As we head towards the release of the Decentralisation and Localism Bill my thoughts turn to the impact it may have on Big Society, prompted by an NLGN event this last week. Originally it appeared to be a dualistic term, replacing big government with Big Society. However it is now becoming a wide-ranging and ever more nebulous concept which we will know when we see it. For me, ‘Big Society’ is synonymous with engaged community, strong social networks, etc. Clearly the term has a politically charged currency, but for ease of use I will continue to use it here rather than a litany of other possible phrases.
In a world made up of state, market and civil society (as clearly described by Prof. John Benington in a range of his writings – this link provides a good summary). Big Society is often taken as being a replacement term for civil society, rather than just ‘not government’, but I think that this leaves out the societal contribution of the market. This extends from the heady heights of corporate social responsibility, what we all used to call CSR before 20th October, to the social structures that exist both in large employers and between SMEs in chambers of commerce, and to the fact that shopping is now a highly rated social activity; the private sector has, I believe, a role to play in Big Society thoughts. Furthermore, it is clear that social development and networks occur differently depending upon whether an area has one or two large employers or a patchwork of much smaller ones, or indeed none at all.
A further thought was prompted by considering whether volunteering or social enterprise necessarily contribute to Big Society. This came out of a discussion at the event about ends and means, a good or better society being the ends, and Big Society being the means. However I think that actually it is neither, but is more about the values implicit within the workings of society, maybe almost big-hearted society, a state of being rather than acting, calling into question some of the assertions to date about Big Society.
Let’s consider the work of Robert Putnam again. He made a distinction between bonding social capital, as found in the social ties of close communities, and bridging social capital, as found in networks and communities of interest. A balanced society needs both if it is to develop. Bonding for a rooted sense of itself, bridging to ensure that it is open to change and the information it needs to develop. Big Society thinking values volunteering as a way of contributing to the greater good. This is all very well, but in Putnam’s terms this is not sufficient, for volunteering is a bridging activity which does not imply the symbiosis of strong bonding. Both, of course, are better than nothing!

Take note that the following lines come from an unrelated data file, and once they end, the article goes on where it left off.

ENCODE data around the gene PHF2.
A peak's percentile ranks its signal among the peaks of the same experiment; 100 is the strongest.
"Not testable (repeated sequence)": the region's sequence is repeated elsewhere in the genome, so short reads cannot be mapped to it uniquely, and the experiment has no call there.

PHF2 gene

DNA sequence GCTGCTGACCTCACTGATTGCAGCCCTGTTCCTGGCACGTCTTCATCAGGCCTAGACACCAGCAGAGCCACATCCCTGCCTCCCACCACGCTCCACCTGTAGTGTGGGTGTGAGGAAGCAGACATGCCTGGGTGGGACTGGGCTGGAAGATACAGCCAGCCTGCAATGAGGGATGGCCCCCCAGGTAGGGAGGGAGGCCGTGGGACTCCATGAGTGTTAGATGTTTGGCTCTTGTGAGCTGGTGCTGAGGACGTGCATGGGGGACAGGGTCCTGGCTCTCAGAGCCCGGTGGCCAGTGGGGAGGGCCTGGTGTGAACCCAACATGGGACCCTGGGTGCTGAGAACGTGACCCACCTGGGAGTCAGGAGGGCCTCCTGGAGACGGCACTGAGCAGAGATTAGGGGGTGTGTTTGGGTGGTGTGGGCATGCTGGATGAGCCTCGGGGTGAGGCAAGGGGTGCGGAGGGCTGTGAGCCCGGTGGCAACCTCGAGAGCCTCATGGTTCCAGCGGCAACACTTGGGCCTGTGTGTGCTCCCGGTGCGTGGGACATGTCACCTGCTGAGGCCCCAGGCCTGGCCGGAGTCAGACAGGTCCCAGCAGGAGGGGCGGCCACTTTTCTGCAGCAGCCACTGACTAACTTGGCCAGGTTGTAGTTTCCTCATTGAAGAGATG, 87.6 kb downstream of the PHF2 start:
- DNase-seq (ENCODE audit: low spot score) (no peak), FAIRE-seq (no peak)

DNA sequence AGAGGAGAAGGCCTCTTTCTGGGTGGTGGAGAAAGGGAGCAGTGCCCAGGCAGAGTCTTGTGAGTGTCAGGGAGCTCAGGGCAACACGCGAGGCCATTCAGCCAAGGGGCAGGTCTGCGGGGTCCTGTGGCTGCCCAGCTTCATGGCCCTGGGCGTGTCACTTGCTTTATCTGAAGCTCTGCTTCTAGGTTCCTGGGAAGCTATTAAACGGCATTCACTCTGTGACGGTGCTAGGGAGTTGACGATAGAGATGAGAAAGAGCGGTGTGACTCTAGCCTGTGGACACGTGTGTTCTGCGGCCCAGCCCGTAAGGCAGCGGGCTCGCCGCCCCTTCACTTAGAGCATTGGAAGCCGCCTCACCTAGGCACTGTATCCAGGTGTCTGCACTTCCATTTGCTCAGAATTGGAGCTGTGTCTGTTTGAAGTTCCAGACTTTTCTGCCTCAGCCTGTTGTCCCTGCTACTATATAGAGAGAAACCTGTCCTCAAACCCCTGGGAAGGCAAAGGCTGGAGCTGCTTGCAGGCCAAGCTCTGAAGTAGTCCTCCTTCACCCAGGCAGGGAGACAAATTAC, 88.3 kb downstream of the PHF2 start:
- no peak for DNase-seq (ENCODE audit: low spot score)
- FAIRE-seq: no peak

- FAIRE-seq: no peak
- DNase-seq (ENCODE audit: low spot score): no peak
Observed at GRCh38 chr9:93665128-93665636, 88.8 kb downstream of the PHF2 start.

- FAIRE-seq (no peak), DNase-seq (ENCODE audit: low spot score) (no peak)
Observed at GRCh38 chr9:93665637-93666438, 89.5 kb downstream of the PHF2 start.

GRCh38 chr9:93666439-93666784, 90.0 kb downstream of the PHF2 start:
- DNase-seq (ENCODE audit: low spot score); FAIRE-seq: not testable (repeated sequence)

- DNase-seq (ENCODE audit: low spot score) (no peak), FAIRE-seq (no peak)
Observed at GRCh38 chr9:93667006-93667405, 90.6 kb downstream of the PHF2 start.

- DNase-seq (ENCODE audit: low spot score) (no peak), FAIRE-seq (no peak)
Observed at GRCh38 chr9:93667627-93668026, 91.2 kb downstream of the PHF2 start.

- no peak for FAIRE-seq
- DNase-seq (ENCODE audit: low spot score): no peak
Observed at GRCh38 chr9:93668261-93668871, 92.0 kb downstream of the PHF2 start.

The key questions for me are of capacity, know-how and willingness to try and make things better within the community. Whilst Big Society’s initial aims were to take power away from politicians and give it to people, there is no doubt in my mind that local politicians in particular have a community development role to play here, one that many perform excellent already. However there are some places where even the best efforts of those involved struggle to develop anything more than the most basic contribution against a tide of breakdown of legitimate community forms and some strong and distinctly shadowy community networks, because social capital applies to both informal and unlawful activities as much as it does to legitimate ones.
Here, then, I return to my theme in a previous post. Big Society is actually likely to be made up of and work best in small cells of place and interest. It is different, I believe, from the common good, which will always be on a scale just larger than our own point of interest. There will always be the need to balance the aspirations, contributions, prejudices or fears of the neighbourhood with those other neighbourhoods in the town, city or county, and in this there is also a geographic element to Big Society which has yet to be explored. There will always be the national need above these and the regional and global flows and pressures in their turn. And of course the brokering of the common good above community interest is the purpose of democracies if they are not to descend to pork barrel politics.
Furthermore, it is hard to see how Big Society, which feels largely like a coalition of the willing, can become involved in regulation and intervention. Even if one was to pare back legislation to that covered by the Magna Carta, the remainder would be a mix of freedoms and trading standards. This is not at all to decry Big Society efforts and community development, I agree completely that communities, like individuals given personalised care, know best what they need. However there is inevitably a point where one community’s perceived needs will only be able to be satisfied at the expense of another’s. That’s the point where government, of some sort, is needed and where I start to return to public value thoughts that have also been mentioned in other posts in this blog.
To conclude, I have no doubt that the Big Society idea is worth pursuing, whatever name it is given, because it must be better than the void that some neighbourhoods and places have been bound within for decades. Many of the aspirations surrounding the policy direction are ethically strong, but run the risk of unforeseen consequences because they disregard and downplay ideas of the common good, arguably out of an apparent mistrust of politics and political structures (both local and general) by national politicians. This will be a real challenge for the various Big Society vanguard projects and the many others that contain similar elements. For the concept of Big Society to have long term currency, these will need to be addressed as the idea is worked through, along with its party political associations.